Jobs at stake as financial losses hit ArcelorMittal

South Africa’s steel producer ArcelorMittal has recorded further losses in the first six months of 2020 because of a difficult trading environment created by the response to the Covid-19 pandemic and a low global steel demand, the company announced on Thursday. 

The company saw its headline loss increasing to R2.613-billion from a R638-million loss in 2019. 

Its revenue fell by 45% to R12-million because of a 47% reduction in total sales volumes.

This decline comes after a deep manufacturing recession in developed economies in 2019 which have been compounded by the pandemic. 

The company said global crude steel production decreased to 874-million tonnes for the first half of 2020, which is 6% lower than the comparable period last year.


South Africa’s economy is expected to shrink to between 6% and 13% in 2020. 

With a contracting economy, the company said that steel demand for the first half of 2020 decreased by 26% to 1.8-million tonnes “as the pandemic negatively impacted all key steel-consuming sectors”. 

The government-imposed national lockdown led to a complete halt in steel production  activities at ArcelorMittal South Africa. 

In level four of the lockdown, which began on May 1, the company managed to operate at 50% of its usual labour levels. The company says that on June 1, level 3 allowed for a return to unrestricted operations. But they will return to full operational capacity only when demand improves. 

Although more of their customers began operating, the vast majority operated on reduced shift patterns, which affected the demand.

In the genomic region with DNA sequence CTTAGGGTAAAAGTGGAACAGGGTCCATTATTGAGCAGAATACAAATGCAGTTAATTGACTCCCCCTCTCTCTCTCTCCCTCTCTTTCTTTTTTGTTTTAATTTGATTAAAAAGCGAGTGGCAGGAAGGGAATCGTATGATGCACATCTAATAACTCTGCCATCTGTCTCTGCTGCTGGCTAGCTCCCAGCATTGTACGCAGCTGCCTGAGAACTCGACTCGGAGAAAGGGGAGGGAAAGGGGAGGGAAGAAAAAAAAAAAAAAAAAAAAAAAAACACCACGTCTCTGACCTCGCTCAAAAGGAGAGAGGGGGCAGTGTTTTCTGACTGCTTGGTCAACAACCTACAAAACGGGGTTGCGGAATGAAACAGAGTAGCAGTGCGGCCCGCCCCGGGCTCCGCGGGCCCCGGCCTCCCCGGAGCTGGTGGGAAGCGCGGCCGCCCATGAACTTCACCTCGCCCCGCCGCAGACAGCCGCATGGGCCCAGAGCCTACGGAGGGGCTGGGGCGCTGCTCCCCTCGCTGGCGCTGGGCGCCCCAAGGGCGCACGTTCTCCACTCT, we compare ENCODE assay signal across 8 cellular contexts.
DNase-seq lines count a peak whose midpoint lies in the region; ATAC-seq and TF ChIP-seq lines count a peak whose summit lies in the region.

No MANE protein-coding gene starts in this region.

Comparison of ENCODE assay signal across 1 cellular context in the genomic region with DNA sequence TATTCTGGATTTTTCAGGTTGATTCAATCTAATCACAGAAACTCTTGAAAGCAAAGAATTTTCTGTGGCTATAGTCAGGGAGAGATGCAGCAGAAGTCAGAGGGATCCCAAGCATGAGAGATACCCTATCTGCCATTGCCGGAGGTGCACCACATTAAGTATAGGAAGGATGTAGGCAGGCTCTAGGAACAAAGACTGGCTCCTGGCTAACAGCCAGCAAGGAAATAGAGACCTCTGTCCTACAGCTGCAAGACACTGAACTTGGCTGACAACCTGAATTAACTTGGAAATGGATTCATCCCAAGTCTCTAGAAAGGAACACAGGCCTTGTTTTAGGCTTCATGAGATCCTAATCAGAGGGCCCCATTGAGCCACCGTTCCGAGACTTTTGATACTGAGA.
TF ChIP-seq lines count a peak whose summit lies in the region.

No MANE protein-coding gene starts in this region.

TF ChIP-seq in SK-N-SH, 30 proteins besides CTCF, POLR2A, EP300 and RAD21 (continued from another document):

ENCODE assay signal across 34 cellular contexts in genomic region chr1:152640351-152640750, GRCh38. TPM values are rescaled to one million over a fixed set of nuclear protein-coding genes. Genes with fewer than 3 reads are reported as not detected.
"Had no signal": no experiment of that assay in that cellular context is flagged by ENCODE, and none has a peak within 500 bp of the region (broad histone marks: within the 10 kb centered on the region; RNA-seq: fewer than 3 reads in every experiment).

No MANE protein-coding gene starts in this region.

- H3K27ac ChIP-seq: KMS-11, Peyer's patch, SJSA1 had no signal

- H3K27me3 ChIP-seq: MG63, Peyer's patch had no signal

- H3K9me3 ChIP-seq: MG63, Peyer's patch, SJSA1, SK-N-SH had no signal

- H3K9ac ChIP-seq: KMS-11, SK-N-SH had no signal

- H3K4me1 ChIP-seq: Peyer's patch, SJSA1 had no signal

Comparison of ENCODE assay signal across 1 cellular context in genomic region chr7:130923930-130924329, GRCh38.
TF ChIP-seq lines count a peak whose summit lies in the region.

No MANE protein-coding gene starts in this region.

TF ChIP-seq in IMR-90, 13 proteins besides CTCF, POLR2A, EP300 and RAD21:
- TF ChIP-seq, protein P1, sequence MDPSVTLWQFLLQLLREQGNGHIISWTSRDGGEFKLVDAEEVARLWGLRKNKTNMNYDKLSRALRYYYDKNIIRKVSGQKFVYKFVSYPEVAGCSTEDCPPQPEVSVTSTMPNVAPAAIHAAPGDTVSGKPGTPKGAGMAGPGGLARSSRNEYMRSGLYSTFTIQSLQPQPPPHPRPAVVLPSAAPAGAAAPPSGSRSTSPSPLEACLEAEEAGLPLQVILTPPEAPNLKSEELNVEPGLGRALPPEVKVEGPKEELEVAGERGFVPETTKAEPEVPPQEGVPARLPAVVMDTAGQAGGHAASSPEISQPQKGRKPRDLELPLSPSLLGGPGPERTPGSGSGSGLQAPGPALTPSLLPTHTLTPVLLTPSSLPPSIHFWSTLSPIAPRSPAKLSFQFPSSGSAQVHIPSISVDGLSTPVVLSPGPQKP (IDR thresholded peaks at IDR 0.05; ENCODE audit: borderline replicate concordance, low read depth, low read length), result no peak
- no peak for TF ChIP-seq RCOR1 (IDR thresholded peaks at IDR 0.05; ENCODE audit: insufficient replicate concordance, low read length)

The company said they expect steel demand to remain at best between 70% to 75% of levels prior to the lockdown and that they will have to cut jobs as a result. 

The National Union of Metalworkers of South Africa (Numsa) last week picketed outside ArcelorMittal plants demanding that the company  “stop attacking workers through possible retrenchments and salary cuts”. 

The union delivered a memorandum to the company, demanding that it withdraw its retrenchment notices and stop the threat to reduce salaries. 

The union said that it is unnecessary to cut jobs because last year, approximately 350 employees were forcefully retrenched and at least 700 agreed to take voluntary severance packages.

In a presentation this morning, ArcelorMittal said it is willing to look at alternatives to save jobs. 

“Although the final outcome and number of positions affected is subject to a formal consultation process, the company aims to negotiate a multi-faceted, flexible solution in response to the idling of those operations that will remain underutilised for the foreseeable future while reducing its total cost of employment,” it said in the financial statement. 

  • For the first half of 2020, the company’s total sales volumes fell by 47%  to 1.1-million tonnes compared to the same period in 2019, mainly because of a 40% reduction in domestic sales; 
  • Flat steel products decreased by 426 000 tonnes whereas long steel products decreased by 214 000 tonnes;
  • Export sales, comprising Africa overland and seaborne volumes, decreased by 375 000 tonnes (65%); and
  • Total steel sales volumes for the second quarter of 2020 fell by 54% to 361 000 tonnes compared to the first quarter. 

The company said these numbers are a clear indication of the effect the nationwide lockdown had on the company’s sales.

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Tshegofatso Mathe
Tshegofatso Mathe
Tshegofatso Mathe is a financial trainee journalist at the Mail & Guardian.

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